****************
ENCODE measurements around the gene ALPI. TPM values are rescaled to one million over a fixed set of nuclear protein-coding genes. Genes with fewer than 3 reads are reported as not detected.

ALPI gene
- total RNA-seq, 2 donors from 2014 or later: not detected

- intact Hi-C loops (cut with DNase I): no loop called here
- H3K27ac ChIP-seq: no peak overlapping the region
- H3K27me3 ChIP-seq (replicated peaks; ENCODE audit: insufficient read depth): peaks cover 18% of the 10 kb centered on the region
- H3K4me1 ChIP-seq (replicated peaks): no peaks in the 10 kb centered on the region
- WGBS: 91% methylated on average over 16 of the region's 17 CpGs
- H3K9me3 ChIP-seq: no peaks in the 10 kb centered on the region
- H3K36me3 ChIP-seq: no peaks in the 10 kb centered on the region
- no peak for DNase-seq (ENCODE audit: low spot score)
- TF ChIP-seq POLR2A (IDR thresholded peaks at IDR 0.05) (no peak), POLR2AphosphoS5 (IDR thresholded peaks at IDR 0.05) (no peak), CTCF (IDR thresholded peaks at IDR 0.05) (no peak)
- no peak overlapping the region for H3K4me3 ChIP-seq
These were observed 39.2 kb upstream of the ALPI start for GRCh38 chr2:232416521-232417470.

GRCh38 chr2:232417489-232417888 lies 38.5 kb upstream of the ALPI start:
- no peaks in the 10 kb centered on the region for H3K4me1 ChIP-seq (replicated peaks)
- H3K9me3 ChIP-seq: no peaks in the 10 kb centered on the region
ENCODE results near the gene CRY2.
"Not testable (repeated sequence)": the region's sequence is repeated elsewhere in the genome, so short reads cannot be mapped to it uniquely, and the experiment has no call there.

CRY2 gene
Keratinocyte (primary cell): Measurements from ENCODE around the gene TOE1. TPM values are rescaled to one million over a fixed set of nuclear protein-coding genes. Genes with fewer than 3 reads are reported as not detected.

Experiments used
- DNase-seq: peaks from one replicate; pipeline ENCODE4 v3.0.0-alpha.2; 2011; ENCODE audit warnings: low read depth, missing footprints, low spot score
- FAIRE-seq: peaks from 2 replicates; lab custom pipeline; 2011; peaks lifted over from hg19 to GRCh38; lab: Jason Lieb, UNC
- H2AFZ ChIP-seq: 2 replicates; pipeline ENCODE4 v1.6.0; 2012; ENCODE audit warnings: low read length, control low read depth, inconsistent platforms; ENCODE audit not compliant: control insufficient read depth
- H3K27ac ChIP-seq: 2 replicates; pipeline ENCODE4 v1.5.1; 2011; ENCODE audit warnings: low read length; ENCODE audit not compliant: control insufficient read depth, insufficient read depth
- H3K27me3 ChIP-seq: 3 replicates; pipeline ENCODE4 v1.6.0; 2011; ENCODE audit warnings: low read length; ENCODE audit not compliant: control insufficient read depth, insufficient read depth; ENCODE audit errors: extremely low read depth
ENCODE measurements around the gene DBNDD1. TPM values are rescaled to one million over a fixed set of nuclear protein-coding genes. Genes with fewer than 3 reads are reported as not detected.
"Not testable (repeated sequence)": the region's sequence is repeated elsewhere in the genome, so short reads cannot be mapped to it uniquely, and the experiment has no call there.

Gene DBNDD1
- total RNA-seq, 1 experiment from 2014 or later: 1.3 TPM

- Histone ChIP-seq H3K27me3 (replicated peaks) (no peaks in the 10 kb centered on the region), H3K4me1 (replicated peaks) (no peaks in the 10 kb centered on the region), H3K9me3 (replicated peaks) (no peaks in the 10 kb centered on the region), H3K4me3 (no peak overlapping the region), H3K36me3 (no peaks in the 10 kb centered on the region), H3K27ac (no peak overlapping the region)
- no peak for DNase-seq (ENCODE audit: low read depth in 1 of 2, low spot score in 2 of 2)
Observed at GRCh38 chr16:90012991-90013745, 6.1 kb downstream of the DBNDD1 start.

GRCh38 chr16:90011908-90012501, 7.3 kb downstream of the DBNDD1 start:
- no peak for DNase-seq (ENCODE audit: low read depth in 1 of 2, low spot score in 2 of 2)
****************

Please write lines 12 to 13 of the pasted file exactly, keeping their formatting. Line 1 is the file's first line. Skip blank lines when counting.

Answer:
- TF ChIP-seq POLR2A (IDR thresholded peaks at IDR 0.05) (no peak), POLR2AphosphoS5 (IDR thresholded peaks at IDR 0.05) (no peak), CTCF (IDR thresholded peaks at IDR 0.05) (no peak)
- no peak overlapping the region for H3K4me3 ChIP-seq